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The sexes battle it out in ballet

Sundays are usually reserved for the movies and K Cineplex theatres in Nicosia (Strovolos), Limassol, Larnaca and Paphos will bring a screening that will set the scene for all ballet and Shakespeare lovers.

As part of the K Cineplex cine event series, the movie theatre will present the ballet The Taming of the Shrew as presented by the Bolshoi ballet tomorrow at 7pm. Named as the Bolshoi’s boldest ballet to date, the adaptation of William Shakespeare’s comedy was specially choreographed by Jean-Christophe Maillot for principle dancers of the Bolshoi Ekaterina Krysanova and Vladislav Lantratov.

This funny, fast-witted and joy-filled version of the ballet shows the battle of the sexes in a new light. Talking about the ballet, the choreographer said “it’s not Shakespeare’s play. It’s a ballet about the play.”

It is well-known that taking the Shrew from traditional theatre to dance is a very difficult task, so the fact that Maillot has been praised for managing to pull it off with flying colours is testament to the actual performance itself.

The ballet, which concentrates on the story of a man who is struggling to marry off his tempestuous daughter Katharina – a shrew who denies that any man could possibly be her match – comes at a time when women’s rights are very much in the headlines. Katharina is being forced to marry Petruchio and her constant rage at the fact, until she falls in love with him of course, echoes of the inequality between men and women throughout time. In this story, the woman makes her husband realise that for him to be a man he does not have to force his will or ideas onto her. It is this strength in Katharina that Maillot admires.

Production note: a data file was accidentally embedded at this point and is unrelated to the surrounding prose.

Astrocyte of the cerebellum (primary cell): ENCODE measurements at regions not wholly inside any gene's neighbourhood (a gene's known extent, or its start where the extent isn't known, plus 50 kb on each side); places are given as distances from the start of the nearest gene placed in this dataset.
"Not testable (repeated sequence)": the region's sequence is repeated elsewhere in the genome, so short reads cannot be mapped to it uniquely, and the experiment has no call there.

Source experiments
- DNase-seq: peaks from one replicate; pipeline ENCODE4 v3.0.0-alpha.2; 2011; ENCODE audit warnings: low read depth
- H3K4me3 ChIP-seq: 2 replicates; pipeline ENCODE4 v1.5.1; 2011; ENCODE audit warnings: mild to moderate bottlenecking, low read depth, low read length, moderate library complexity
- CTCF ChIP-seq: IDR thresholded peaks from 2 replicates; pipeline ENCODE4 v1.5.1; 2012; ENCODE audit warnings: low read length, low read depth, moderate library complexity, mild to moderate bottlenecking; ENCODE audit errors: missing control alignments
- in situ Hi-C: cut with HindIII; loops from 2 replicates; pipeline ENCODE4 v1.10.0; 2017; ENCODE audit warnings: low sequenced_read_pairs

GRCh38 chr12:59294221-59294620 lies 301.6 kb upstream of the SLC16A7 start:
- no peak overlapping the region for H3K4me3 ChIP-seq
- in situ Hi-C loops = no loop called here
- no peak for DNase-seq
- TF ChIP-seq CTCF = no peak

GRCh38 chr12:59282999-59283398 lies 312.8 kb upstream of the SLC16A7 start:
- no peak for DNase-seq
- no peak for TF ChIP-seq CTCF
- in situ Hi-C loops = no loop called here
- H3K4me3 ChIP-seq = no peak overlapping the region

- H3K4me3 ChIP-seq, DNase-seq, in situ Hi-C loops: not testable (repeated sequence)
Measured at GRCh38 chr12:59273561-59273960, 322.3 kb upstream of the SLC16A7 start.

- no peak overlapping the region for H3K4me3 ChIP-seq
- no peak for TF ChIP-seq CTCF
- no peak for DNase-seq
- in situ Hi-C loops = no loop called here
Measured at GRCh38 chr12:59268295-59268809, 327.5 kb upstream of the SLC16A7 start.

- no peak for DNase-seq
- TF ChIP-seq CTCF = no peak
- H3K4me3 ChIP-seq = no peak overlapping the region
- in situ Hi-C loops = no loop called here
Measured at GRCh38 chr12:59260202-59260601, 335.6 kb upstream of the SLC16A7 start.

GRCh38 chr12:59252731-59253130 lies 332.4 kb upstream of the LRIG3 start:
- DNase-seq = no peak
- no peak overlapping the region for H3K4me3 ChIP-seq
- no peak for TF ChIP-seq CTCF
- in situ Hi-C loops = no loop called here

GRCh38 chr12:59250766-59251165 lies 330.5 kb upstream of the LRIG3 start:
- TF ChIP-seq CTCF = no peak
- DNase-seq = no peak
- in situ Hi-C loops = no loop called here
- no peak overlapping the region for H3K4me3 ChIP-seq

“This woman is the most beautiful character for me because she has the strength, the will, the sense of independence. She has no desire to compromise. She is just looking for someone as extraordinary as she is, and I wanted to put the piece more on that angle and use the other couples to reveal the mediocrity of relationships and show that sometimes what appears in society to be extreme might be more respectable than what appears to be respectable,” the choreographer said.

The score for the two-act ballet, by Dimitri Shostakovich, was originally written for the cinema. Transposed to the ballet, the music of rare intensity opens new doors for the dancers to explore the theatricality of their characters. “It’s part of my life” says Krysanova, who performs the shrew.

The Taming of the Shrew
Screening of the ballet from the Bolshoi Ballet. October 22. K-Cineplex Nicosia, Limassol, Larnaca and Paphos. 7pm. €8/10. Tel: 77-778383

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